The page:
Arab American Policies

Arab Americans are citizens of America whose roots can be traced to the Arab nations. They constitute part of the minority populations within the United States. Various policies have been formulated to address the issues that relate to the Arab Americans; ranging from language, religion and political participation. Some of the policy changes have affected and continued to affect the Arab Americans through employment discrimination and racial profiling. To the effect of policy changes, the need for coalitions and mobilization of Arab and Muslim Americans have been emphasized by some of the activists in a bid to fight for the civil rights.

The impact of the incident of September 11 on civil rights and liberty has continued to be a point of discussion on many forums particularly with regards to the Arab Americans and the Muslims. It has been pointed out that the policies on national security and anti terrorism have since incorporated suspect events surveillance, which have largely targeted the Muslim spiritual assemblies, racial profiling and spying activities.

For instance, the provisions of Patriot Act 2001 which allowed increasing surveillance in the absence of authorized court orders impacted greatly to the Arab Americans. Many people were held by the law enforcement officers for terrorism inquiries but they ended being charged for different cases including violations of immigration procedures. The Act gave the law enforcement the authority of obtaining information that relates to any individual or group of people. Arab Americans have largely fallen victim of the Act.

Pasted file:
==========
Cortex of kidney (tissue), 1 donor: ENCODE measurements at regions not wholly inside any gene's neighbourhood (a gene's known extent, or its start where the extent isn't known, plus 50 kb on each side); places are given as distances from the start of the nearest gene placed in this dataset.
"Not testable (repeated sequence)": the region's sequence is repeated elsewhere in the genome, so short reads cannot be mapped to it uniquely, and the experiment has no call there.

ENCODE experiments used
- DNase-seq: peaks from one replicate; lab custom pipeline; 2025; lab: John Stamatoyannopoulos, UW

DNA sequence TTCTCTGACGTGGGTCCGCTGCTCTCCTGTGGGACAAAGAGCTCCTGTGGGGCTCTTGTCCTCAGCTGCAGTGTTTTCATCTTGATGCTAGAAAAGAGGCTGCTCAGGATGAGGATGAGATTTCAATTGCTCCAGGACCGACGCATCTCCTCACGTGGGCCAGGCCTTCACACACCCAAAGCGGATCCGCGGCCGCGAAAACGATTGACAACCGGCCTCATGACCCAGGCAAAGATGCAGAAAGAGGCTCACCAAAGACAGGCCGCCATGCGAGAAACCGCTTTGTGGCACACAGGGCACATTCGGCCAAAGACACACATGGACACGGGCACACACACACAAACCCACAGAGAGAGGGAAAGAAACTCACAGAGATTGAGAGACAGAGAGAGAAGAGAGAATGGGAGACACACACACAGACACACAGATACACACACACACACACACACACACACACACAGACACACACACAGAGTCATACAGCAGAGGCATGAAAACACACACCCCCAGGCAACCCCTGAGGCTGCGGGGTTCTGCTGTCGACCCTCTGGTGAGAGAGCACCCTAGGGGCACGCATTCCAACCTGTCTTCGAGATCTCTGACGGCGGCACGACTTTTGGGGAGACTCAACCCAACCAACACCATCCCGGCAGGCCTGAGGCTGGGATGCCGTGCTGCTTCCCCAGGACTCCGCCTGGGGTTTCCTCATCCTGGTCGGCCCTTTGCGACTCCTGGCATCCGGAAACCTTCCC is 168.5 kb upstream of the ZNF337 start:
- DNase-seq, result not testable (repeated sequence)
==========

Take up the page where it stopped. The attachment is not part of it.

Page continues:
Additionally, in 2003, the law enforcement department executed the National Security Entry and Exit Registration. The policy stipulated that all the males who have attained the age of 16 and entered the country from October 2002, but originated from particular countries, must report annually to the immigration department where their photographs and finger prints are taken. Implementation of this policy soon resulted into 80, 000 men being interrogated, photographed and finger prints taken by the immigration officers. Among the 25 countries which were on the list, 19 were Arabic speaking countries. The program was later dropped by the end of 2003 but people from some countries like Libya, Iraq, Syria, Sudan and Iran are still tied to the requirements of the policy.

The immigration and security procedures in the country has given the United States federal government the impression that it believes on the stereotype of Arab Americans being suspects and dangerous group of people who do not deserve to enjoy the liberties and the constitutional rights within the United States. Since the country is based on democratic institutions, it should not take refuge in national security in violating its principles. Arab Americans should share with the government, question policies and frequently engage the government representatives to speedily implement changes that are beneficial to all American citizens and residents.